And the man that committeth adultery with another man's wife, even he that committeth adultery with his neighbour's wife, the adulterer and the adulteress shall surely be put to death.

You may not approve of someone sleeping with a married woman, but to kill both parties for it? Can you imagine how many people would have to be killed if this were enforced, as the Dominionists aspire to do, and America would need to do if we were serious about claiming the Bible as the ultimate source of morality?

(That would include me, by the way. I once had a relationship with a married woman. The circumstances were such that I felt, and still feel, no guilt about it at all. But the Biblical pronouncements make no exceptions for individual circumstances.)

Another passage of interest is Numbers 15:32-36:

And while the children of Israel were in the wilderness, they found a man that gathered sticks upon the sabbath-day. And they that found him gathering sticks brought him unto Moses and Aaron, and unto all the congregation. And they put him in ward, because it was not declared what should be done to him. And the Lord said unto Moses, The man shall be surely put to death: all the congregation shall stone him with stones without the camp. And all the congregation brought him without the camp, and stoned him with stones, and he died; as the Lord commanded Moses.

Gathering sticks on a Sunday? Are you sure you've never done that? Even if you haven't, do you think of it as no big deal? Yet this is a crime worthy of death; God himself said so. If you disagree, then you're judging the Bible by some other moral standard, which is to say that your own morality is ultimately based on something other than the Bible.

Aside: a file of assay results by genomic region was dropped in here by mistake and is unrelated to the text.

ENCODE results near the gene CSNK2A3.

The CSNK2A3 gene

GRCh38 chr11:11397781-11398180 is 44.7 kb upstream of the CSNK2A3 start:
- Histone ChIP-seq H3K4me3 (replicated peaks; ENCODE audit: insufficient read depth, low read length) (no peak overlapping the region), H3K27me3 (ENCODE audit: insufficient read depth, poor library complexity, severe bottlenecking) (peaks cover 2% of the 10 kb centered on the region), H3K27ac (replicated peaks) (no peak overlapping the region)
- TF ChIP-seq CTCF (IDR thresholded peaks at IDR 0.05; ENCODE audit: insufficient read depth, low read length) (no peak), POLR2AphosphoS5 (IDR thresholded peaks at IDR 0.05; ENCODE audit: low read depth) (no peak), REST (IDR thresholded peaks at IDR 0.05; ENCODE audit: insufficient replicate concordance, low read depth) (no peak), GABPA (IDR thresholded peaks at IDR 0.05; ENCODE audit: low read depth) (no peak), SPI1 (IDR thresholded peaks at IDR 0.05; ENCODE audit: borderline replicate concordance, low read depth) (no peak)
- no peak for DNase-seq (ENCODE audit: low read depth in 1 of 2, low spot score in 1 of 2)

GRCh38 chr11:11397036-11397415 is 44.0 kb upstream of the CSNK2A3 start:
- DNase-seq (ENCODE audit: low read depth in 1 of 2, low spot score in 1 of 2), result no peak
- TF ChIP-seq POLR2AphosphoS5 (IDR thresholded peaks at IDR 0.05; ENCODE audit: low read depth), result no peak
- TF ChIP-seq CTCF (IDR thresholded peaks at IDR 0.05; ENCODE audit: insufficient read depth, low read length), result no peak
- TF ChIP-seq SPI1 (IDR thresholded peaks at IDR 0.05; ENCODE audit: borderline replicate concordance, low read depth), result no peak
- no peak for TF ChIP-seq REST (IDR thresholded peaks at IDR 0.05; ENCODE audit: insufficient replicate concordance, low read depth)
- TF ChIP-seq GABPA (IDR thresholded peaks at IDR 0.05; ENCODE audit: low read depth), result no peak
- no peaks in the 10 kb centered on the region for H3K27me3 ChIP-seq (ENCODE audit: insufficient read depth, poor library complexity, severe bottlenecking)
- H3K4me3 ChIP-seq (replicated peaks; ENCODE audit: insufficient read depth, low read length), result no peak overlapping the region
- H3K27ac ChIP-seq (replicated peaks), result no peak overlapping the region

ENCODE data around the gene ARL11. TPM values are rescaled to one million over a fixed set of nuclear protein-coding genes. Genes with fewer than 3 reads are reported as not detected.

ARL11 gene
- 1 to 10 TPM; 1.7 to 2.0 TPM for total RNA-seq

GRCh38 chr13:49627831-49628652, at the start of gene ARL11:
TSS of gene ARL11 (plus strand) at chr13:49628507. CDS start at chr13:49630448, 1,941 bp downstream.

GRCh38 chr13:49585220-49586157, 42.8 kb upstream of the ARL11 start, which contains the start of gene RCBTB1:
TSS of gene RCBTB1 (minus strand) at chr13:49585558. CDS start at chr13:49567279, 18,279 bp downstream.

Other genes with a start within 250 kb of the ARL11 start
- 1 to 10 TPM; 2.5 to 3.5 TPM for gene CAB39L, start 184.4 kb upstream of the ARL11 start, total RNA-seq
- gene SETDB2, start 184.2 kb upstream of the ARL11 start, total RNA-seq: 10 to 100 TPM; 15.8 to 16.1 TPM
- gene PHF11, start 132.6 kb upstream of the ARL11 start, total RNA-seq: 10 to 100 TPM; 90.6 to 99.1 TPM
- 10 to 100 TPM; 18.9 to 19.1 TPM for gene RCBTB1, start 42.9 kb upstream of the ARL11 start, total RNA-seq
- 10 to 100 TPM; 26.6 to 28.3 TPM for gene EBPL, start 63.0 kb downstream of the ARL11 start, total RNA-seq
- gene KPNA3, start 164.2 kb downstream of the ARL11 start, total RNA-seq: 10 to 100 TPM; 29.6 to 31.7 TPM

If we took the Bible as our source of morality and actually did what it tells us to do, we'd need to kill so many people that we'd make the Nazis look like angels of mercy. We'd need to build a dozen Auschwitzes and keep them running around the clock for years. We'd be lucky if a quarter of the population were left alive when we were finished.

Those survivors, by the way, might include some pretty unsavory characters. There are many other ways in which Biblical morality deviates from real morality. Consider the story of Lot in Sodom. As we all know, two angels came to visit Lot, and his house was quickly surrounded by locals who demanded that the attractive male strangers be handed over to them for, shall we say, purposes of which Fred Phelps would not approve. Lot's shocking response is found in Genesis 19:8:

Behold now, I have two daughters who have not known man; let me, I pray you, bring them out unto you, and do you to them as is good in your eyes: only unto these men do nothing; for therefore came they under the shadow of my roof.

Lot tried to defuse the situation by handing over his own virgin daughters to a mob of would-be rapists. And God clearly approved of this behavior, since he judged Lot to be the only man righteous enough to be saved from the destruction of the city. So this, too, is Biblical "morality".